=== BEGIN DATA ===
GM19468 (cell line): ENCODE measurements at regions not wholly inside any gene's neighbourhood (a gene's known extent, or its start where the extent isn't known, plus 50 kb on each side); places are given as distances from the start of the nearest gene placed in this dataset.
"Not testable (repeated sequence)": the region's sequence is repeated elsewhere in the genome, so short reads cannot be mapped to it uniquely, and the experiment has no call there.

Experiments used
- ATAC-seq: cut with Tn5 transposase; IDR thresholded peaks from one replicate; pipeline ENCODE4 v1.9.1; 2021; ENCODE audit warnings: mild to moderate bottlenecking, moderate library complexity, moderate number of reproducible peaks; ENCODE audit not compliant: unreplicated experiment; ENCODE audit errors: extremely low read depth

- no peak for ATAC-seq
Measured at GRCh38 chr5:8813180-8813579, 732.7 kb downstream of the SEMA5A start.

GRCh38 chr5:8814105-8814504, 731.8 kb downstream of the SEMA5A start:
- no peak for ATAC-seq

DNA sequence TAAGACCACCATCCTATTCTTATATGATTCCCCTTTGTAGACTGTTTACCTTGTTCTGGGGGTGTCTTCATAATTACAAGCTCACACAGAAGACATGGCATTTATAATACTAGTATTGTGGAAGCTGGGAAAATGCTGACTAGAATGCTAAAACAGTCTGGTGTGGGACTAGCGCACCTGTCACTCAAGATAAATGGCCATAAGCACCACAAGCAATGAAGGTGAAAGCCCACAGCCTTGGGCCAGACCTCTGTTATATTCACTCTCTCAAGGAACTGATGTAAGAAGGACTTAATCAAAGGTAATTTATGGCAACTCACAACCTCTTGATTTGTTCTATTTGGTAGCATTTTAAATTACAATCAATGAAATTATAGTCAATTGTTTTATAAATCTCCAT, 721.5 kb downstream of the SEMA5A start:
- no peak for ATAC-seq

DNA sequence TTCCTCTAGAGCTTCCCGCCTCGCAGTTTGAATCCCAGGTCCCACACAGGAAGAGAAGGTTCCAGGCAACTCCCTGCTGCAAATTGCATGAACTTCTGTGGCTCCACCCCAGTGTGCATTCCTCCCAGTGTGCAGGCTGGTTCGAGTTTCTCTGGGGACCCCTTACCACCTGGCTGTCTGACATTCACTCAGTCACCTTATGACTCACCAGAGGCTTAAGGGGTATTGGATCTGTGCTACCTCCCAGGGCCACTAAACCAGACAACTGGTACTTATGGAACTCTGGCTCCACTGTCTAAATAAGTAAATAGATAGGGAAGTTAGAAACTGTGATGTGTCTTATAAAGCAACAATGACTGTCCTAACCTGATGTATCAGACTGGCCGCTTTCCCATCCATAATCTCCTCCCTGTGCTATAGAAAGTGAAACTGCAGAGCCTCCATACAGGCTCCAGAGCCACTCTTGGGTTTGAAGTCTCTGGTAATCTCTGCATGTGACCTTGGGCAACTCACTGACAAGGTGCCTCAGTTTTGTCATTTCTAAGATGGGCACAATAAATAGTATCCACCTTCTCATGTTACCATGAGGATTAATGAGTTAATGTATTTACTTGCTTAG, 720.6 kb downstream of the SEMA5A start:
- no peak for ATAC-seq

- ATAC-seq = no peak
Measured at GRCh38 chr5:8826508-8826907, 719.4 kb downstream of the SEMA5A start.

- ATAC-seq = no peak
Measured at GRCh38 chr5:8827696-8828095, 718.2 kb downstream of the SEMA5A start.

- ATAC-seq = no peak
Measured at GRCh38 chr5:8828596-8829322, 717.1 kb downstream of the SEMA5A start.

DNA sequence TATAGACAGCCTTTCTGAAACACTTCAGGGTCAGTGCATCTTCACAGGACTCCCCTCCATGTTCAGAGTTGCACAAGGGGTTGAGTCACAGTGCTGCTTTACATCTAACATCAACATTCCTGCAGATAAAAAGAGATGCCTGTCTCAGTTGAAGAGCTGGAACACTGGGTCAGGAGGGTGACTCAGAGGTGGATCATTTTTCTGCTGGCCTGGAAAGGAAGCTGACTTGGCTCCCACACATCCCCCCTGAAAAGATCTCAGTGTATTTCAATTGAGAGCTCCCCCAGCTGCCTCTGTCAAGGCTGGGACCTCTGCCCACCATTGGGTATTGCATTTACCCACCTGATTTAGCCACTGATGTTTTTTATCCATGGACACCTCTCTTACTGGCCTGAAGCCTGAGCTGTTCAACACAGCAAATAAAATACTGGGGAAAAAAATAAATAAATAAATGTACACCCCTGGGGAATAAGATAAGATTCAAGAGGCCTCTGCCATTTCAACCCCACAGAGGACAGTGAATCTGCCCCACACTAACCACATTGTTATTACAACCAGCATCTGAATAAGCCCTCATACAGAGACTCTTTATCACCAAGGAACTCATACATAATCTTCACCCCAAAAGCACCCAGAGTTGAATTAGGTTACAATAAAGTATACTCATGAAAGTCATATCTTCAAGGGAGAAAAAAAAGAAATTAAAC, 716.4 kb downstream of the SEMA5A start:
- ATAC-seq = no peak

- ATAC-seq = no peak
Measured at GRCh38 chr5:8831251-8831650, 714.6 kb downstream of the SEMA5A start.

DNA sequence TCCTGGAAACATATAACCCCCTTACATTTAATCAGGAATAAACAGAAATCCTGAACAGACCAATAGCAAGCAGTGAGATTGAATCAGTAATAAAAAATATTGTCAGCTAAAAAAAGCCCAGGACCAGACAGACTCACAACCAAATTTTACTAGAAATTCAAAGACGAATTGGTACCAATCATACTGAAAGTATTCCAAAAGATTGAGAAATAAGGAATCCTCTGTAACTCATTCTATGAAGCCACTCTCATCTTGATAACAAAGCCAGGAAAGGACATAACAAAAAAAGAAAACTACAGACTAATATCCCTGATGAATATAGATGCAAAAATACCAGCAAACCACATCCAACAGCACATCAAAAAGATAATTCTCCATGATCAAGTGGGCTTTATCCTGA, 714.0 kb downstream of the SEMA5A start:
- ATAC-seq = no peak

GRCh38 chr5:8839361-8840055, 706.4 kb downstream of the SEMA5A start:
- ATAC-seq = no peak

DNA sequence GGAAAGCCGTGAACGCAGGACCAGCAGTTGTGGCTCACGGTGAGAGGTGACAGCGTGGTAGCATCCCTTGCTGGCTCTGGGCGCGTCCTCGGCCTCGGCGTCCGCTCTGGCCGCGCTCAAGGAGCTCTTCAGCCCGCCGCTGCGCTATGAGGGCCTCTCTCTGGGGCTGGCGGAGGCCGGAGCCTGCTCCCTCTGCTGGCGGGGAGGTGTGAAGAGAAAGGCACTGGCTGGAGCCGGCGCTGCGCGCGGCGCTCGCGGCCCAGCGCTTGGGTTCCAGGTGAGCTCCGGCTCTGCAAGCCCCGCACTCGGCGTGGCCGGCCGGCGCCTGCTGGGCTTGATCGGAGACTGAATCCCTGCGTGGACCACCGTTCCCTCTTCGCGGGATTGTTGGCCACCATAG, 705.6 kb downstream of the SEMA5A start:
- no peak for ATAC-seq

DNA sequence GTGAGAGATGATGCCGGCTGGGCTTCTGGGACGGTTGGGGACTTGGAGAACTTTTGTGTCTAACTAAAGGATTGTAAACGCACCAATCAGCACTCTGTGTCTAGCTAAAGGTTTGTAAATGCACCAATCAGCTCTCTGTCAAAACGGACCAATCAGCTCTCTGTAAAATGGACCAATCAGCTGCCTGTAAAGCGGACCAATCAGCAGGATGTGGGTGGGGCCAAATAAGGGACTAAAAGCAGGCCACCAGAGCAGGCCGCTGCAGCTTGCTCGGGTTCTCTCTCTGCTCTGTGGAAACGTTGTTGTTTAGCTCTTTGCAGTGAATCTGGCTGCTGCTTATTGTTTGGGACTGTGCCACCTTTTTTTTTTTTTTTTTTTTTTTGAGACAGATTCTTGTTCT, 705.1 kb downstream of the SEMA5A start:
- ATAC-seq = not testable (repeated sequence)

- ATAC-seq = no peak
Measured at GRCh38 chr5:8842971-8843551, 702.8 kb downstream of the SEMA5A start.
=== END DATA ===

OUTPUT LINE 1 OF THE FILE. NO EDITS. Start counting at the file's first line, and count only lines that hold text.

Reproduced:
GM19468 (cell line): ENCODE measurements at regions not wholly inside any gene's neighbourhood (a gene's known extent, or its start where the extent isn't known, plus 50 kb on each side); places are given as distances from the start of the nearest gene placed in this dataset.